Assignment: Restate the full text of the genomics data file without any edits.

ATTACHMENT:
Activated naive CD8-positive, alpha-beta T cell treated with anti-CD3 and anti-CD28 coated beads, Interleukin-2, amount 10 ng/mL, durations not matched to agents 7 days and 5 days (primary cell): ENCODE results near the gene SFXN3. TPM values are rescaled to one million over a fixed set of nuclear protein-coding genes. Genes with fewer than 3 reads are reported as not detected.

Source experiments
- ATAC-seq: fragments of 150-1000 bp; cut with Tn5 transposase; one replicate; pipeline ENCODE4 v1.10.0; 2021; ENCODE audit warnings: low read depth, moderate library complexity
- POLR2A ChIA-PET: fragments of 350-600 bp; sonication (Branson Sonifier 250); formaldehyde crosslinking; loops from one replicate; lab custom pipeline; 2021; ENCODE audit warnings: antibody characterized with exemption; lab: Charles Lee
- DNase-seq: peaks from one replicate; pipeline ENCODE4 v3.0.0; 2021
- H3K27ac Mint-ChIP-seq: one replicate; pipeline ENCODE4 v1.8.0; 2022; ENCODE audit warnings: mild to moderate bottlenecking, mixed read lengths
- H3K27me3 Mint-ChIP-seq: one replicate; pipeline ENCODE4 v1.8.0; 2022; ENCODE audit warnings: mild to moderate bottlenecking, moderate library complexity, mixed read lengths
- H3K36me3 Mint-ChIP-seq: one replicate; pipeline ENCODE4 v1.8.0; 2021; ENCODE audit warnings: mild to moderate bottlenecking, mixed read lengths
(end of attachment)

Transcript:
Activated naive CD8-positive, alpha-beta T cell treated with anti-CD3 and anti-CD28 coated beads, Interleukin-2, amount 10 ng/mL, durations not matched to agents 7 days and 5 days (primary cell): ENCODE results near the gene SFXN3. TPM values are rescaled to one million over a fixed set of nuclear protein-coding genes. Genes with fewer than 3 reads are reported as not detected.

Source experiments
- ATAC-seq: fragments of 150-1000 bp; cut with Tn5 transposase; one replicate; pipeline ENCODE4 v1.10.0; 2021; ENCODE audit warnings: low read depth, moderate library complexity
- POLR2A ChIA-PET: fragments of 350-600 bp; sonication (Branson Sonifier 250); formaldehyde crosslinking; loops from one replicate; lab custom pipeline; 2021; ENCODE audit warnings: antibody characterized with exemption; lab: Charles Lee
- DNase-seq: peaks from one replicate; pipeline ENCODE4 v3.0.0; 2021
- H3K27ac Mint-ChIP-seq: one replicate; pipeline ENCODE4 v1.8.0; 2022; ENCODE audit warnings: mild to moderate bottlenecking, mixed read lengths
- H3K27me3 Mint-ChIP-seq: one replicate; pipeline ENCODE4 v1.8.0; 2022; ENCODE audit warnings: mild to moderate bottlenecking, moderate library complexity, mixed read lengths
- H3K36me3 Mint-ChIP-seq: one replicate; pipeline ENCODE4 v1.8.0; 2021; ENCODE audit warnings: mild to moderate bottlenecking, mixed read lengths